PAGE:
Getting Out of Debt: The Snowball Method vs The Avalanche Method

If you’re struggling with getting out of debt, it can be difficult to figure out the best option for digging your way out of the hole. Two of the most popular methods for paying back money owed to multiple accounts are the Snowball Method and the Avalanche Method. Both have their own distinct advantages and disadvantages, and the key to finding out which one is better for you is by understanding the strengths and weaknesses of each.

Snowballing:

What is it?

The snowball method is most famously advocated for by Dave Ramsey and his many supporters. Using this method, you choose to pay off your smallest debt as quickly as is humanly possible by throwing all the money you can spare at it, all the while maintaining the minimum payments on your other debts. Once you’ve paid off your smallest debt, you move onto the next one, continuing to throw as much money as you can at it. Eventually you work your way up the scale until you have only your biggest debt left to tackle.

Pros and Cons

While you do get the psychological satisfaction of seeing your debts shrinking in front of your eyes and developing good bill-paying habits, the snowball method can be terribly counter productive.

What if your largest debt is also the one with the highest interest rate? While you’re busying pay off your smaller bills, the interest is rapidly accruing, meaning it will not only take you longer to pay off your debts as a whole, but you’ll end up owing far more money in interest than you would had you paid more than the minimum payments.

However, if you’re one of the lucky ones whose smallest debt is also the one with the highest interest rate, then the snowball method is highly motivating and gives you tangible results much faster.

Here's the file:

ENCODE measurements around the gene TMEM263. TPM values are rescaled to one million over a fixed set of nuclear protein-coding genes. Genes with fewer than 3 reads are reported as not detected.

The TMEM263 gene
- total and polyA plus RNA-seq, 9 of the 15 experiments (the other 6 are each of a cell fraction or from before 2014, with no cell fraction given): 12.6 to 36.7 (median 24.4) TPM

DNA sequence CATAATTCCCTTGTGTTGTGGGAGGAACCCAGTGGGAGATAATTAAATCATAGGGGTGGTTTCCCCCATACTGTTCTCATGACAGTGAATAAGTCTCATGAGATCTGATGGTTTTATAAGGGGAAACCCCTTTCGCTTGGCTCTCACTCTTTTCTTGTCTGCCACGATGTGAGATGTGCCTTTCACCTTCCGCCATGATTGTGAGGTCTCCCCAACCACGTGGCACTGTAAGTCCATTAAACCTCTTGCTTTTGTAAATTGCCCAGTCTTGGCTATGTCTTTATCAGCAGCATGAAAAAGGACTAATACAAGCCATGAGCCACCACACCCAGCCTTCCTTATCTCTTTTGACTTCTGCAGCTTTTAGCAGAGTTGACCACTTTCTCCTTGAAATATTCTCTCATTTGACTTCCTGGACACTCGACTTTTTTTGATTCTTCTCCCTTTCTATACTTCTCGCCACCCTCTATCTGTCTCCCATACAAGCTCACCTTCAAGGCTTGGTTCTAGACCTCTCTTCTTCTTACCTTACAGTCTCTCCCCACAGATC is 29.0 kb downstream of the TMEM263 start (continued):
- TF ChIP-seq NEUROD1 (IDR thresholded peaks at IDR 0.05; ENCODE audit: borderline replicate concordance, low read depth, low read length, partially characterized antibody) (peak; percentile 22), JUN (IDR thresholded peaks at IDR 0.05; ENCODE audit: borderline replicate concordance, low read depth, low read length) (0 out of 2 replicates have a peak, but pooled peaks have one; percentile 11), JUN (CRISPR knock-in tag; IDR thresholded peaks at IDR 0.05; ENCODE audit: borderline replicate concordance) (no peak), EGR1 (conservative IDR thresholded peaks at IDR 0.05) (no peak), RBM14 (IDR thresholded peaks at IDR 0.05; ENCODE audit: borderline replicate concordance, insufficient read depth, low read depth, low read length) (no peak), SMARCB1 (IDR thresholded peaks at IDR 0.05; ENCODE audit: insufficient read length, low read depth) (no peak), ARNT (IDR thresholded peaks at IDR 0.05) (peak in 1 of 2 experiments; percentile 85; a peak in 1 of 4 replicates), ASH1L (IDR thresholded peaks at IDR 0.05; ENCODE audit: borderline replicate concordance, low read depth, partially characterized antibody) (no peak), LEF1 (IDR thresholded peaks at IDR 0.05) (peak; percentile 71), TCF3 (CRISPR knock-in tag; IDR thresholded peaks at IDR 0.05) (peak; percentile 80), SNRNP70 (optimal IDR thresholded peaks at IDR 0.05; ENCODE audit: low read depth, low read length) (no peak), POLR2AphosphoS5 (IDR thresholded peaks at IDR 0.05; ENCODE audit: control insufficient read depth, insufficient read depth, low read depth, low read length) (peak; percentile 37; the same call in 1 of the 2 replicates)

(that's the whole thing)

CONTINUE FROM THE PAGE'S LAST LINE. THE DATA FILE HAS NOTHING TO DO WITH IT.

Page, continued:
Avalanche:

What is it?

The avalanche method is similar to the snowball method, but it works in reverse. Instead of ranking your debts from lowest to highest and paying them off in that order, you list by interest rate. Just like with the snowballing method, you make the minimum payment each month for all of your debts except the one with the highest interest rate. For that debt, you throw any extra money you have at it until you’ve paid it off. You keep moving down the list until you’ve got all of your debts taken care of.

Pros and Cons 

The avalanche method is not as fast as the snowball method in terms of seeing rapid results, but it absolutely saves you more money long term as you significantly cut down on interest.

You get to feel better about not throwing your money away, and you also become entirely debt free sooner because you’re not suffocating under the rapidly climbing interest accruing on your other payments.

Which One is Right for Me?

The short answer is that it depends entirely on your finances, your comfort level, and your debts owed.

Let’s say Person A has three debts (a car loan, a student loan, and a credit card). The student loan is the highest amount of debt owed, but has the lowest interest rate. Meanwhile, the credit card has the lowest money owed but the highest interest rate. In this scenario, both the snowball method or avalanche method would word as you’re taking care of both the lowest payment and the highest interest rate simultaneously.

Person B also has three debts (a mortgage, a credit card, and a line of credit). They owe the least on their line of credit, and the most on their credit card (which also has the highest interest rate). In this case, choosing the snowball method would mean that Interest on the credit card debt would accrue at an astronomical rate as it’s last on the list to be paid off. The avalanche method would definitely suit Person B’s finances (and peace of mind) considerably better.

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